If two hydrogen’s are removed the molecule is referred to as “dibasic phosphate” with the formula HPO₄= or and when all three hydrogens are removed the phosphate is in the “tribasic” form (i.e.,“tribasic phosphate”, or .
Being in the mono, di or tri basic form now allows for the formation of a specific mineral salt. Salts of P can easily be formed by reacting with monovalent cations such as Na+ and K+ and divalent cations such as Mg++, Zn++, Ca++, etc. As an example, if sodium phosphate is formed the formula would be NaH₂PO₄, , keeping in mind that only one hydrogen has been displaced from the phosphoric acid molecule, which gives rise to the more appropriate chemical name of “monobasic sodium phosphate”.
Another example, using K+ to form mono, di, and tribasic potassium phosphate, respectfully, is as follows: , , . So, basic atoms or groups have the ability to combine with the phosphate molecule depending on how many of its hydrogens have been displaced.When Ca++ reacts with phosphoric acid to form MONOCAL, DICAL and TRICAL the formula and structure of each is as follows: Monobasic calcium phosphate (MONOCAL), Ca(H₂PO₄)₂ . Notice that only one Ca atom is involved and that it has combined with only one of the negative charges of each phosphate in order to satisfy the two positive charges in its valence. Often, monobasic calcium phosphate is also referred to as “calcium biphosphate”. However, when dibasic calcium phosphate (DICAL), CaHPO₄) is formed the single Ca atom attaches to two negative charges of only one phosphate as seen here and this is why it is sometimes referred to as “calcium monohydrogen phosphate” . In order to form tribasic calcium phosphate (TRICAL), Ca₃(PO₄)₂, three Ca atoms and two phosphate molecules are involved in order to balance out their positive and negative valences, .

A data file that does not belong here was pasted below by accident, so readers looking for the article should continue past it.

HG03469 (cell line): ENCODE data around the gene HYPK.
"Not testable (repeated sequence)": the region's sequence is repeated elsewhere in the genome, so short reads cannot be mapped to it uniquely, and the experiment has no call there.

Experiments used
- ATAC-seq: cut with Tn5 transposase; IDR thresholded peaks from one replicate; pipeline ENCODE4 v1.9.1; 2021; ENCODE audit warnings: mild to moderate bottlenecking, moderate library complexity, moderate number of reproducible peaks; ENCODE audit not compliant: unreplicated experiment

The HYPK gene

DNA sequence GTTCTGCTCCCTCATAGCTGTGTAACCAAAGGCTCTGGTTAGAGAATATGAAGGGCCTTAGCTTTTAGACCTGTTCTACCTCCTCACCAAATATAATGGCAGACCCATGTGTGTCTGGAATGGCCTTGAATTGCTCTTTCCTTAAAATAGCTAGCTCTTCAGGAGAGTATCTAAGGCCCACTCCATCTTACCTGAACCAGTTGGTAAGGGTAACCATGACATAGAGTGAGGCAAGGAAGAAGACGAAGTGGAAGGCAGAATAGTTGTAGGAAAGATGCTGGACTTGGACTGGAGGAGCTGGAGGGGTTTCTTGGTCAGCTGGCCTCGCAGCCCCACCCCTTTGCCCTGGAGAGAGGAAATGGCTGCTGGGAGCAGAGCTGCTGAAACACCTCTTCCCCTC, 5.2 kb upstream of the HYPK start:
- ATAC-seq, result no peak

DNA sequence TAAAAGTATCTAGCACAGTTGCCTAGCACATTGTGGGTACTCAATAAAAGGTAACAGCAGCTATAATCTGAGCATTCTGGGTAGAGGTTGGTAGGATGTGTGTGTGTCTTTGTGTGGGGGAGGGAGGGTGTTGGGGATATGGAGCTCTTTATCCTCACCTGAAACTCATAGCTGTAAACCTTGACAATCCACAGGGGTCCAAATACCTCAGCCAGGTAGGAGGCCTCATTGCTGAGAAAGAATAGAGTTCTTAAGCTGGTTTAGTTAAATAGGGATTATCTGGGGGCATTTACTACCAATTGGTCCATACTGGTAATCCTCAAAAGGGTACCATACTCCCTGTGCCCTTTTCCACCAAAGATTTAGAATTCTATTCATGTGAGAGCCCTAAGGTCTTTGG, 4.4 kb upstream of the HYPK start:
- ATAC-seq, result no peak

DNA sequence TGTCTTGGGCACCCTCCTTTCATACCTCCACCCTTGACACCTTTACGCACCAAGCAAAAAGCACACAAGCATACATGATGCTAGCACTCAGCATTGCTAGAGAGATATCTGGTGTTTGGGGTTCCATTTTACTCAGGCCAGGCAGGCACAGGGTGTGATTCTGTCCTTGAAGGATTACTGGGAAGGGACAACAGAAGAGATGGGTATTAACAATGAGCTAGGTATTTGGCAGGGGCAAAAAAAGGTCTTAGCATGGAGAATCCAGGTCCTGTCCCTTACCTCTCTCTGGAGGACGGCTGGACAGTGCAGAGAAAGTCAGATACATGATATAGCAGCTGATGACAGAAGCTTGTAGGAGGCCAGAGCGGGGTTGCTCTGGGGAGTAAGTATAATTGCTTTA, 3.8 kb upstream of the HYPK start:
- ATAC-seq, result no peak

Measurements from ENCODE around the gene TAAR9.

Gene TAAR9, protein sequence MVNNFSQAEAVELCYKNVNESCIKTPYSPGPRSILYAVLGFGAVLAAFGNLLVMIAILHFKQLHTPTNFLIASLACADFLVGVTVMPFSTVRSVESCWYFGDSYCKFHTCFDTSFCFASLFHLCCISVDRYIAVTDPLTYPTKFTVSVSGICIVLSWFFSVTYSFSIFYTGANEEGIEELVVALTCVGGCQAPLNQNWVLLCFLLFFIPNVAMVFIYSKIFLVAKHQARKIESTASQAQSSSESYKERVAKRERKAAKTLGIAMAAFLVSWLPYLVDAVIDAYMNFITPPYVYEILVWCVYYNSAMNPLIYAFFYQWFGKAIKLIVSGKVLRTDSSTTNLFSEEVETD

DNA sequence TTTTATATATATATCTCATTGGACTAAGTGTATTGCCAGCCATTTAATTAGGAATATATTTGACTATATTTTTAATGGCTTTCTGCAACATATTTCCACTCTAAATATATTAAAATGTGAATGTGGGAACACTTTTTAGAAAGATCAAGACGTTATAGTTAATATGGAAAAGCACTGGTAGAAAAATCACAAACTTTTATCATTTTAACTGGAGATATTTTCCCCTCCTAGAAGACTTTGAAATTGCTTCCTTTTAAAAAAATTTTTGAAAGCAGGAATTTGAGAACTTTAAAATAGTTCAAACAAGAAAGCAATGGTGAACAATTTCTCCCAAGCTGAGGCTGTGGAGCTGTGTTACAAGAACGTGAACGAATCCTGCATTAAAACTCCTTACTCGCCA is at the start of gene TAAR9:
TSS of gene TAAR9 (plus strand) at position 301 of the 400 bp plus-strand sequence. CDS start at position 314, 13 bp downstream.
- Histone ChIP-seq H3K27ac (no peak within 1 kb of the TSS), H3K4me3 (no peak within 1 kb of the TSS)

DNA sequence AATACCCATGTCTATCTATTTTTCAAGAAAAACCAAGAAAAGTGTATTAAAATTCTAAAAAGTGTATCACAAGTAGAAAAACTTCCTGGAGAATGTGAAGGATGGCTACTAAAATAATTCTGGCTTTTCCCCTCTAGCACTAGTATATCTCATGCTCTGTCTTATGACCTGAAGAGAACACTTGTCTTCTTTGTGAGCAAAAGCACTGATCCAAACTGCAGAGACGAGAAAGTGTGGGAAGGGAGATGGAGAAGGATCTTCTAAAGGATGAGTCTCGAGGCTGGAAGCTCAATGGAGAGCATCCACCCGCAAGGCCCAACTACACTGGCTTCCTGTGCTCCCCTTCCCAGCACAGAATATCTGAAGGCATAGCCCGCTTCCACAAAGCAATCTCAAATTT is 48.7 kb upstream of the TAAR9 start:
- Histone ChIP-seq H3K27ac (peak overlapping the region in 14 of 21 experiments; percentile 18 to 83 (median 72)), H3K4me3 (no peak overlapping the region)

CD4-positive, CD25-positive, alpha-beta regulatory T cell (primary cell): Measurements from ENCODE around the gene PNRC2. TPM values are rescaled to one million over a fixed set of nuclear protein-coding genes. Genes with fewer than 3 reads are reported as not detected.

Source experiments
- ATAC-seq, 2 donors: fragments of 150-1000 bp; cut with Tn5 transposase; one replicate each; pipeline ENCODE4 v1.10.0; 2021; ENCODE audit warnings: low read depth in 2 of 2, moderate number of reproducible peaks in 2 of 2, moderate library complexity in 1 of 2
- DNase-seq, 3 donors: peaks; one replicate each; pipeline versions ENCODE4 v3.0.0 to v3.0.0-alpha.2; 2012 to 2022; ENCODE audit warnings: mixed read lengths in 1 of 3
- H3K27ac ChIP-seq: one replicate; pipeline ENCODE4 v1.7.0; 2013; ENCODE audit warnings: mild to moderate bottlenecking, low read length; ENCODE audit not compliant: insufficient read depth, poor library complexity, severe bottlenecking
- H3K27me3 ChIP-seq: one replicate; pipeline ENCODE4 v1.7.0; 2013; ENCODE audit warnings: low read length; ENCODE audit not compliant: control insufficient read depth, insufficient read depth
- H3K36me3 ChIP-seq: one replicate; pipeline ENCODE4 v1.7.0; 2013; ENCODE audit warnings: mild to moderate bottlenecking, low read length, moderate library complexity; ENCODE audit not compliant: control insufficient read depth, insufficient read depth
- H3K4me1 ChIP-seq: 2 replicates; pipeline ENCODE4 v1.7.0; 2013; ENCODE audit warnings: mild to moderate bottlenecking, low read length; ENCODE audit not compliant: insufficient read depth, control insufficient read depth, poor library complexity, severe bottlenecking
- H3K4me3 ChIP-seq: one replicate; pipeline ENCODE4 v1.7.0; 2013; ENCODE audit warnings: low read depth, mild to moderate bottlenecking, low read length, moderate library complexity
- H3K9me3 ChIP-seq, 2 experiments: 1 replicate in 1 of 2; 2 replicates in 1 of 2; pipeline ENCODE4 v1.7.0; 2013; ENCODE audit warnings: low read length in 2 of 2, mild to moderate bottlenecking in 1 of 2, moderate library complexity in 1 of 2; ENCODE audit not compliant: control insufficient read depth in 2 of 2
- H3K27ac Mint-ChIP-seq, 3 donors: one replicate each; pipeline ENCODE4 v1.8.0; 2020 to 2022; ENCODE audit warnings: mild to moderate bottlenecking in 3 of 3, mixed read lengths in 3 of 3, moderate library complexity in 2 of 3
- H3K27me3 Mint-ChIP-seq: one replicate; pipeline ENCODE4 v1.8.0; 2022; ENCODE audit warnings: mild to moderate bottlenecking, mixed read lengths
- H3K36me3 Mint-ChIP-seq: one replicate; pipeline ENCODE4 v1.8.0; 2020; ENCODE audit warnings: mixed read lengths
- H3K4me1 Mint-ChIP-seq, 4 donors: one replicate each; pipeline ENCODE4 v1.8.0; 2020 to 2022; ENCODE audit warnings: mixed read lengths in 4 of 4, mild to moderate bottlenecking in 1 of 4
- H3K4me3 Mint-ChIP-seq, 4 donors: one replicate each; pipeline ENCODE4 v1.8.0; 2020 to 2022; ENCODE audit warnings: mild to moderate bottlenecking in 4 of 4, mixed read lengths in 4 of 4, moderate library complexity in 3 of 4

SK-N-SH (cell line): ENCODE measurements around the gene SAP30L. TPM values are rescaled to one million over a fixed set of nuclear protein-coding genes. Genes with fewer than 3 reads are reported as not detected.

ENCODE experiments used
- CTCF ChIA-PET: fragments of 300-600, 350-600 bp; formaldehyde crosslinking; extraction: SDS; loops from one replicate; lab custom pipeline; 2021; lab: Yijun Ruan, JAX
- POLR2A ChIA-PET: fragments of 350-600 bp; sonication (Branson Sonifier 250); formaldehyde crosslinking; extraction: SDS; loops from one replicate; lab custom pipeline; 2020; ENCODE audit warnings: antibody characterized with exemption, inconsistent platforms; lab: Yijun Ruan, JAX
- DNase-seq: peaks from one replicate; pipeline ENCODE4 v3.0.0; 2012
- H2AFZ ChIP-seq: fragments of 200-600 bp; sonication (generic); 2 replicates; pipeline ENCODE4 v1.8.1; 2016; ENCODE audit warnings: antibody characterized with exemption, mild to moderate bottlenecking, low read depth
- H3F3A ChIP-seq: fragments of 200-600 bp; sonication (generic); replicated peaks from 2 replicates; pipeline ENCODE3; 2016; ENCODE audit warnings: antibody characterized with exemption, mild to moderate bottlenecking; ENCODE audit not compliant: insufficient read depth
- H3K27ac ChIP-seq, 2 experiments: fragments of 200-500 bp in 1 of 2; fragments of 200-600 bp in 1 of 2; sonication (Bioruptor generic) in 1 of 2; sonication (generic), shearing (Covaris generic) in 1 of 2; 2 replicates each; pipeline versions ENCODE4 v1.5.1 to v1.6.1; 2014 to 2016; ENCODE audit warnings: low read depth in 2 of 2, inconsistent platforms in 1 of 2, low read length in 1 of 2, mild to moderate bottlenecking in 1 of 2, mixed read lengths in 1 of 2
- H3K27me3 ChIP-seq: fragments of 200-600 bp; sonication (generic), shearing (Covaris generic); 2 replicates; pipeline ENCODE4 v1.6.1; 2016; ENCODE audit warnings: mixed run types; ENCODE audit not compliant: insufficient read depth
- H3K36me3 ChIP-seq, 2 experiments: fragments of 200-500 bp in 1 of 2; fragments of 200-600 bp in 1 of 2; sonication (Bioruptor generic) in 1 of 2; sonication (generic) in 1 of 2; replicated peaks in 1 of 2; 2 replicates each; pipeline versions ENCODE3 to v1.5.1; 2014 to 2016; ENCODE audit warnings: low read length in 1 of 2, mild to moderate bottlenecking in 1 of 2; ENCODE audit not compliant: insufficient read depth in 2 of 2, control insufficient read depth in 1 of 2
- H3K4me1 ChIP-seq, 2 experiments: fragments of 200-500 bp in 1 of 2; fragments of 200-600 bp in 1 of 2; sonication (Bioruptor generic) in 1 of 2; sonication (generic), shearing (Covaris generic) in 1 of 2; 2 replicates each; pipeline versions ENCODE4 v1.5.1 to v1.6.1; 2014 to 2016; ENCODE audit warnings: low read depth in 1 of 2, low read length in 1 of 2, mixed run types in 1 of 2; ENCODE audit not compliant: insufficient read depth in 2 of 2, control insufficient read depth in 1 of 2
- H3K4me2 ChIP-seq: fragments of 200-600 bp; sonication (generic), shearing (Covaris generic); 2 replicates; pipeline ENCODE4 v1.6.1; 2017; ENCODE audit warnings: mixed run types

Through the years, the word “basic” has been eliminated when referring to mono, di and tricalcium phosphate and this has led to erroneously interpreting the true chemistry of these phosphate sources, especially dicalcium phosphate. Even though in chemistry “di” indicates two of something, it does not mean that there are two atoms of Ca in a molecule of DICAL. In this case the “di” is simply referring to the basic nature of the phosphate molecule because it has lost two of its hydrogens and in-so-doing is capable of forming mineral salts with monovalent and divalent cations. Hopefully, the above information has assisted in clarifying the misconception about these phosphate sources and in the future when you hear someone ask the question, “How many Ca atoms are in dicalcium phosphate?” it will be easier to understand why most people answer the question by saying, “two”, which you now know is the wrong answer.
The information presented in this issue of Milwhite’s Journal was compiled by Dr. Orlando Osuna, Director of Health Science at Milwhite, Inc. and Dr. Richard Miles, Professor Emeritus, University of Florida, Gainesville, FL, USA.